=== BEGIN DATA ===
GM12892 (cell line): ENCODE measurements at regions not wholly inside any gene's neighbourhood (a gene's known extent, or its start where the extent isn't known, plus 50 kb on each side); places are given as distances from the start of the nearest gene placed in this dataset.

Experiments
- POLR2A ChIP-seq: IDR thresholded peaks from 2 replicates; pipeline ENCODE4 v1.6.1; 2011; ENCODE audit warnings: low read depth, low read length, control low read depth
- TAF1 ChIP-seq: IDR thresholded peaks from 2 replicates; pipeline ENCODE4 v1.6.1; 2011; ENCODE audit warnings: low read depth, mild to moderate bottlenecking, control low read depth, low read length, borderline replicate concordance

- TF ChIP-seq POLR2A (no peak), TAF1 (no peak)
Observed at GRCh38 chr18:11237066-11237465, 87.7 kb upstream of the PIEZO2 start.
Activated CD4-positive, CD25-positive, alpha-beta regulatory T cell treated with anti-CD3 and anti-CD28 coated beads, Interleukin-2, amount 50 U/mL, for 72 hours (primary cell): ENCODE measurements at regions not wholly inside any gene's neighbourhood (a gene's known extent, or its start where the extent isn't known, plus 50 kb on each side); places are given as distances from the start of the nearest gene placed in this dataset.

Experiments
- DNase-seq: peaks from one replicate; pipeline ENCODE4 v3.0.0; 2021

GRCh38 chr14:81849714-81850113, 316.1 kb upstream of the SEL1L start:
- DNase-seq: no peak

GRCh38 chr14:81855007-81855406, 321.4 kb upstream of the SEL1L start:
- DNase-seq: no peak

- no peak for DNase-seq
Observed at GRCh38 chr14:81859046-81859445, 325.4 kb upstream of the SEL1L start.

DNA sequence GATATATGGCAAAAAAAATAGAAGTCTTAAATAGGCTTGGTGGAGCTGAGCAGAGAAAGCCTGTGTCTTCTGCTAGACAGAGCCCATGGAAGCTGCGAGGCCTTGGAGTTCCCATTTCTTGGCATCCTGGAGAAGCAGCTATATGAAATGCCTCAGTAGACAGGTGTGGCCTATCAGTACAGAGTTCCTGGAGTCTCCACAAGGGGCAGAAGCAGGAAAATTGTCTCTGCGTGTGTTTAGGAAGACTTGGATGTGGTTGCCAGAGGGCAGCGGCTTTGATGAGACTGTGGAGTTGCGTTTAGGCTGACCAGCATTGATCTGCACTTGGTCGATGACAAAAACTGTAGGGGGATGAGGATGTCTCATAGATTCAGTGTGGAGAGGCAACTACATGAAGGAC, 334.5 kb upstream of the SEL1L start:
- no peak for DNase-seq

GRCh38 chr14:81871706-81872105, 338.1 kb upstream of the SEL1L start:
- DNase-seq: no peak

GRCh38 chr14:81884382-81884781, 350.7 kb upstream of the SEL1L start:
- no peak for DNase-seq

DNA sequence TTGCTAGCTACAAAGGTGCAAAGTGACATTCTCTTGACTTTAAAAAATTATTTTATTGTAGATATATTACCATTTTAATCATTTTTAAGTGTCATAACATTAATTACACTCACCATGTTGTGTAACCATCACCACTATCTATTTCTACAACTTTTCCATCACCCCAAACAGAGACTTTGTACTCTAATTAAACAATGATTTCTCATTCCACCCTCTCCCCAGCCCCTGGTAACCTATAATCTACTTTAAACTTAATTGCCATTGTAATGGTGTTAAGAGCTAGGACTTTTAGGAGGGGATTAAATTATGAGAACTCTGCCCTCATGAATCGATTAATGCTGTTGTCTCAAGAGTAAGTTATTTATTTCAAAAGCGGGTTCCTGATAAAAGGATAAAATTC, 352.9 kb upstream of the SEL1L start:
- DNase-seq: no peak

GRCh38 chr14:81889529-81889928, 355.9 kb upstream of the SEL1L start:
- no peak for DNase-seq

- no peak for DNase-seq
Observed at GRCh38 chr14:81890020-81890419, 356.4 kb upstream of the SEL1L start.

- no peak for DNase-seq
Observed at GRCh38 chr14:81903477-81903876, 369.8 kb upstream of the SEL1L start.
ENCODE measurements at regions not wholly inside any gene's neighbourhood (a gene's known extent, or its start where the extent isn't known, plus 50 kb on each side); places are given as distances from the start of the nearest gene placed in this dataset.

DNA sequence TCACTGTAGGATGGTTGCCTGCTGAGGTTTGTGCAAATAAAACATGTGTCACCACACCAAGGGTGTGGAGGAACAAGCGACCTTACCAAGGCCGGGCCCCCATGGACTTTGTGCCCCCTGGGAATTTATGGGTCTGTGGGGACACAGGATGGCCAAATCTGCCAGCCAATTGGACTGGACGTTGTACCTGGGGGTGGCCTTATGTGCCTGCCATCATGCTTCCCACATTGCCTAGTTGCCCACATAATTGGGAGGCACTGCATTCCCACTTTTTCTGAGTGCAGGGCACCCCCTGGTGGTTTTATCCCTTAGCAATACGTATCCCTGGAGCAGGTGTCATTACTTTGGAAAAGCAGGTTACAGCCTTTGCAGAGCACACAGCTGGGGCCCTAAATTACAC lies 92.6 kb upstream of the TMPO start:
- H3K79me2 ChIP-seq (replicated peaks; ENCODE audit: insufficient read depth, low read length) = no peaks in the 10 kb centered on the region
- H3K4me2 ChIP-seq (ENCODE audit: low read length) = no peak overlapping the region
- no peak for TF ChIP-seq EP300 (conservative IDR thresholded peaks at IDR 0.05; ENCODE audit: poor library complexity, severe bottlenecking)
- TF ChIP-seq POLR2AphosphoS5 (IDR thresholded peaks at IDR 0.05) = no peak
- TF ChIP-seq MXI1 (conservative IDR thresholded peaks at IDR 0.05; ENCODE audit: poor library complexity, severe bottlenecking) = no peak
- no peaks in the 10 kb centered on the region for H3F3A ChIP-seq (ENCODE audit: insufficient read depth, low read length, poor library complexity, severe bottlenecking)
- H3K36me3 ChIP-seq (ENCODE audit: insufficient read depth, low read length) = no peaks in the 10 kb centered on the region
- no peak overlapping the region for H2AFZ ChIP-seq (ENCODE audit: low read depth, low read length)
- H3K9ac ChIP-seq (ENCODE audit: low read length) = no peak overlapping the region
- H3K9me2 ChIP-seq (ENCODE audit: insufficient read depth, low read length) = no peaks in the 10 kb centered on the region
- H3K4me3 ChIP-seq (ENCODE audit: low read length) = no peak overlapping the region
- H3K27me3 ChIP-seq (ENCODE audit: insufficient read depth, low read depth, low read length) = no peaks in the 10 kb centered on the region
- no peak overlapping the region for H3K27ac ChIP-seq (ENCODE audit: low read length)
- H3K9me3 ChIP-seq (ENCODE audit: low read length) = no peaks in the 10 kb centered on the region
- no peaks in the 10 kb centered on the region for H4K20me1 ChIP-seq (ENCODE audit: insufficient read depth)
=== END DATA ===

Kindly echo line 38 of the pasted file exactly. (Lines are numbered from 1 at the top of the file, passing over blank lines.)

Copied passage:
- H3K36me3 ChIP-seq (ENCODE audit: insufficient read depth, low read length) = no peaks in the 10 kb centered on the region